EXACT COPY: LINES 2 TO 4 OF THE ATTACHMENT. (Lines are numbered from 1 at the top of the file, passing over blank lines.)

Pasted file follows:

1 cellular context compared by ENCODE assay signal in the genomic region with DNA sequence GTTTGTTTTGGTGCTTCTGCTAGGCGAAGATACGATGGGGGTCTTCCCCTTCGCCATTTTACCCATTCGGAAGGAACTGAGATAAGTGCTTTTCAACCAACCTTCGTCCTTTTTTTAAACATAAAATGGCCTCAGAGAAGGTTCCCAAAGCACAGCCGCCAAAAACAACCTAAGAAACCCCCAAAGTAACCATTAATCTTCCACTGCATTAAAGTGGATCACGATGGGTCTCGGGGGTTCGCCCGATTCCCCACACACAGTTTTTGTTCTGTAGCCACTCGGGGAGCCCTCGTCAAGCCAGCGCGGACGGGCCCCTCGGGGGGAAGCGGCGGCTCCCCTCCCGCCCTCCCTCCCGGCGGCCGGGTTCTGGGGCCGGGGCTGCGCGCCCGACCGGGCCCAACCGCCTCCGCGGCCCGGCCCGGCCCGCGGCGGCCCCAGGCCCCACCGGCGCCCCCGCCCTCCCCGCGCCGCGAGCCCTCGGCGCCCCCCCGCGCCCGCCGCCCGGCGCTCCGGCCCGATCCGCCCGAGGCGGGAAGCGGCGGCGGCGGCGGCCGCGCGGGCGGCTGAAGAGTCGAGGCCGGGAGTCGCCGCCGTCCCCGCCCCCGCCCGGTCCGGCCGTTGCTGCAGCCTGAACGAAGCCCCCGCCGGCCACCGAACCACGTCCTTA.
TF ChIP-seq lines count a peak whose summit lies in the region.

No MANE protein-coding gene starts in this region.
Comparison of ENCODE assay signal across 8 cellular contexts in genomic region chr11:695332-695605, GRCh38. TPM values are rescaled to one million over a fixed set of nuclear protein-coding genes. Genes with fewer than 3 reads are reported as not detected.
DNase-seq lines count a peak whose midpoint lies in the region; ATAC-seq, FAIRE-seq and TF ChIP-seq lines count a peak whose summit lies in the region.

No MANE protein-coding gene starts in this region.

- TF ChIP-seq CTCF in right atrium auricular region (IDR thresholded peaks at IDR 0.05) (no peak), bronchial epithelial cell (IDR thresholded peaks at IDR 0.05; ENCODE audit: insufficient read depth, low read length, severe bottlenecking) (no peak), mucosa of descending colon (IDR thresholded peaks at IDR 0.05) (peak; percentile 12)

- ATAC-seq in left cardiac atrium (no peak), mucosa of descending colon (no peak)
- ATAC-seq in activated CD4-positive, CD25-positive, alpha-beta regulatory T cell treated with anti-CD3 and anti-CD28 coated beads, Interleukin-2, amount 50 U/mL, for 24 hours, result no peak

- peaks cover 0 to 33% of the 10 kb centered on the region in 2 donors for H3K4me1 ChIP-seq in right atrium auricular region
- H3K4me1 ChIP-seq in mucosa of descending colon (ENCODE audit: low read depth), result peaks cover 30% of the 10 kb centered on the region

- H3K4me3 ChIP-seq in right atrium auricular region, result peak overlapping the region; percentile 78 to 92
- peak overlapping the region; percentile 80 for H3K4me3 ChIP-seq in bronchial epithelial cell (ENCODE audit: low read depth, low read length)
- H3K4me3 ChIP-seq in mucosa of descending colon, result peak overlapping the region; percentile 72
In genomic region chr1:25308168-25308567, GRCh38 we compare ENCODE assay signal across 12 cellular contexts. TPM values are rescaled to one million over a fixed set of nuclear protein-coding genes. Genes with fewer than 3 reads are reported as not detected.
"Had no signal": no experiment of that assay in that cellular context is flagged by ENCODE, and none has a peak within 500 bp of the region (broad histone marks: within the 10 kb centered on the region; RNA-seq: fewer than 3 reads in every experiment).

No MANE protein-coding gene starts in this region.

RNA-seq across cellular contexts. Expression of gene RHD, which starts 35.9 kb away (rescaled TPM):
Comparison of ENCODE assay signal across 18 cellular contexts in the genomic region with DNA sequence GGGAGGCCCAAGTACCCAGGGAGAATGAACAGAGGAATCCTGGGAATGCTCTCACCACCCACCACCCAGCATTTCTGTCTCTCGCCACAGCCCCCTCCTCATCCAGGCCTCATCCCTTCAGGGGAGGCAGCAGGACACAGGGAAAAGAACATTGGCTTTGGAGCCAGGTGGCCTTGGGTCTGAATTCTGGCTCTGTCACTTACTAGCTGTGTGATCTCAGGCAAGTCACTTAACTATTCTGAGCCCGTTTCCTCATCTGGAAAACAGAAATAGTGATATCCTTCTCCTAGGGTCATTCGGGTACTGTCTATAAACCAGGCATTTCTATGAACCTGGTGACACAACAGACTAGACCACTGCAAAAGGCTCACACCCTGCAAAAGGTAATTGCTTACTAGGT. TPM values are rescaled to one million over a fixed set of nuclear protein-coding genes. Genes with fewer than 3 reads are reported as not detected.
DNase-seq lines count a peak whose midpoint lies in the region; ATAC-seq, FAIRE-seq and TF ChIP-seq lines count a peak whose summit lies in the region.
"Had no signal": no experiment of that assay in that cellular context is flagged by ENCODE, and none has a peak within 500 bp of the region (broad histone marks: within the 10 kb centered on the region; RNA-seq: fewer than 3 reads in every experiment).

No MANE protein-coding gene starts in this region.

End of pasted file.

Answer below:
TF ChIP-seq lines count a peak whose summit lies in the region.

No MANE protein-coding gene starts in this region.
Comparison of ENCODE assay signal across 8 cellular contexts in genomic region chr11:695332-695605, GRCh38. TPM values are rescaled to one million over a fixed set of nuclear protein-coding genes. Genes with fewer than 3 reads are reported as not detected.